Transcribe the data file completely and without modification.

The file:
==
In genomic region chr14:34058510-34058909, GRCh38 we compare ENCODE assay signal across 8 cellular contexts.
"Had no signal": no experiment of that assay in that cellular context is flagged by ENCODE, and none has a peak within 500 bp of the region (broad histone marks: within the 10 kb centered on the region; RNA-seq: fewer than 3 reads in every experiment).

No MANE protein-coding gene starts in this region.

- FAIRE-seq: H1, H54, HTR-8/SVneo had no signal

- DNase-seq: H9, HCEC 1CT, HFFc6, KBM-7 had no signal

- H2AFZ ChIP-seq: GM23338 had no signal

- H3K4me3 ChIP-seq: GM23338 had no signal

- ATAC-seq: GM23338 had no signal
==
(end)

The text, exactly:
In genomic region chr14:34058510-34058909, GRCh38 we compare ENCODE assay signal across 8 cellular contexts.
"Had no signal": no experiment of that assay in that cellular context is flagged by ENCODE, and none has a peak within 500 bp of the region (broad histone marks: within the 10 kb centered on the region; RNA-seq: fewer than 3 reads in every experiment).

No MANE protein-coding gene starts in this region.

- FAIRE-seq: H1, H54, HTR-8/SVneo had no signal

- DNase-seq: H9, HCEC 1CT, HFFc6, KBM-7 had no signal

- H2AFZ ChIP-seq: GM23338 had no signal

- H3K4me3 ChIP-seq: GM23338 had no signal

- ATAC-seq: GM23338 had no signal